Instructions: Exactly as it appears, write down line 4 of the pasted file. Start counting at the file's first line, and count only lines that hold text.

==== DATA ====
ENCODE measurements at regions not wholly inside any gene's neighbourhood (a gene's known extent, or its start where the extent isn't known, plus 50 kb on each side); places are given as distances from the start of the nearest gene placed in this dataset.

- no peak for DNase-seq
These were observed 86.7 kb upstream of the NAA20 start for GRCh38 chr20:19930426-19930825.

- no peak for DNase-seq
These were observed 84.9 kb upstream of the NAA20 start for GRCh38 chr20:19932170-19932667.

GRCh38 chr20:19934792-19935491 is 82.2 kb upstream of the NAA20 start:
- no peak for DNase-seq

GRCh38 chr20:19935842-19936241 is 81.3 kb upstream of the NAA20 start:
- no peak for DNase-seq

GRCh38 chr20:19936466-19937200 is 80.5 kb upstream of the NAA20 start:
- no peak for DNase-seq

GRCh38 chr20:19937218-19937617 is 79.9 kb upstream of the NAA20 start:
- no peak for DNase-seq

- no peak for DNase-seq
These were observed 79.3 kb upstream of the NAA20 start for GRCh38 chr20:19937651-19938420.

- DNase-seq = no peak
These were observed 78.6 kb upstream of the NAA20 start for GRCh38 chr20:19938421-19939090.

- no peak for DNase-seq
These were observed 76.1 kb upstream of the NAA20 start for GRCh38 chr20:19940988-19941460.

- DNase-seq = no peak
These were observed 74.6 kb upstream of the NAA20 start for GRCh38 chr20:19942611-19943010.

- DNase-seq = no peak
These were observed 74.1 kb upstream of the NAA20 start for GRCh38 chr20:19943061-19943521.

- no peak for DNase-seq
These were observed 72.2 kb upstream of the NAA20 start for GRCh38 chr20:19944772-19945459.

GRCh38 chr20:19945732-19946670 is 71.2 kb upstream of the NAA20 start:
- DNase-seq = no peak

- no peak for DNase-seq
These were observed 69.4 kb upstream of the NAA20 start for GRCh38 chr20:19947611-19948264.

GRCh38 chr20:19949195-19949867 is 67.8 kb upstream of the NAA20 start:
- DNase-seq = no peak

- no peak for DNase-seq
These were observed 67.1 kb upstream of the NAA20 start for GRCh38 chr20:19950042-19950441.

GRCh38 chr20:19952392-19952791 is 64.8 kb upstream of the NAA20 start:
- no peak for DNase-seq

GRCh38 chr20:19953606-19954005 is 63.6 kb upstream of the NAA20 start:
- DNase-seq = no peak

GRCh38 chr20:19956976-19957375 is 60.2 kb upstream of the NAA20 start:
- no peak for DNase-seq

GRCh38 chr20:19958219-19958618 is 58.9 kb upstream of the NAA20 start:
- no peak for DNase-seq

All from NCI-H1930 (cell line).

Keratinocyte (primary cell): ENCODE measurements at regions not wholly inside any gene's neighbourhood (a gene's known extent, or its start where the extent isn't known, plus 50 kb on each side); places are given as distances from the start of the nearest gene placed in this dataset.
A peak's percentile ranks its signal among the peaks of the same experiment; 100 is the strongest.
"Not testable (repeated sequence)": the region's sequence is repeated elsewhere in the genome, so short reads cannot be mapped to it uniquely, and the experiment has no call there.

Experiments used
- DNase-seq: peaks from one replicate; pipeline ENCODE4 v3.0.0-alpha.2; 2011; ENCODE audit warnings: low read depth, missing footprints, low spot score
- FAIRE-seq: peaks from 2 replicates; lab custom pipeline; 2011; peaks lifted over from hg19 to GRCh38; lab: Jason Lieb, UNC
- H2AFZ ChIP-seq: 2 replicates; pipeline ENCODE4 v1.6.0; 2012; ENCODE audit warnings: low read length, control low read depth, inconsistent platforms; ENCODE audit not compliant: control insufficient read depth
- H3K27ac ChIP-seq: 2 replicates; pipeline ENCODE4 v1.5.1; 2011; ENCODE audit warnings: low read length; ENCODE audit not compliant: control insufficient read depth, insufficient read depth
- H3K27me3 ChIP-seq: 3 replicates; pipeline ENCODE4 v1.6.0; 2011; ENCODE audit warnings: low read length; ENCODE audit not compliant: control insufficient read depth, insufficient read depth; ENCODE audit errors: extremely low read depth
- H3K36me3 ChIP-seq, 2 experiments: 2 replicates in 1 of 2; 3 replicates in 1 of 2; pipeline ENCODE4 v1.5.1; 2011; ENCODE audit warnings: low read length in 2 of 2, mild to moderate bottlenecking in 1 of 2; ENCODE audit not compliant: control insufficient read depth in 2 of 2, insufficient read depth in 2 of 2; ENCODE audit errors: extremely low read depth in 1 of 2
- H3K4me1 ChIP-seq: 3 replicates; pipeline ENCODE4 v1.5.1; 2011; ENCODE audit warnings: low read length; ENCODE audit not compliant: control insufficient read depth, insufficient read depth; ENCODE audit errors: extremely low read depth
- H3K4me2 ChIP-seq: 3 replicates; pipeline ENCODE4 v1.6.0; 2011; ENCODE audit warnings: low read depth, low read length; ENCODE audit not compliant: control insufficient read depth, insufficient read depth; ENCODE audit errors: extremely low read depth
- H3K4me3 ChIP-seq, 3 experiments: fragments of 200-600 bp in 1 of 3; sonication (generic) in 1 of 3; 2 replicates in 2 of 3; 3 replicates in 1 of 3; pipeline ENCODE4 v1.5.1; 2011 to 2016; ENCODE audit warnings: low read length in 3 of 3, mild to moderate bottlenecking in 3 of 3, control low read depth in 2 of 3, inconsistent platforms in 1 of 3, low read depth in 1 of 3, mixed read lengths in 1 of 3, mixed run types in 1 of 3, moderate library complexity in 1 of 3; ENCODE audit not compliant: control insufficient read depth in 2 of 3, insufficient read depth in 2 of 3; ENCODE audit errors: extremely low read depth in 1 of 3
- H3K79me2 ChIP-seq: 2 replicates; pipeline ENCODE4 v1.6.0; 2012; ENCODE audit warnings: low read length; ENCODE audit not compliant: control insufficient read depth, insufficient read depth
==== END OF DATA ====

- no peak for DNase-seq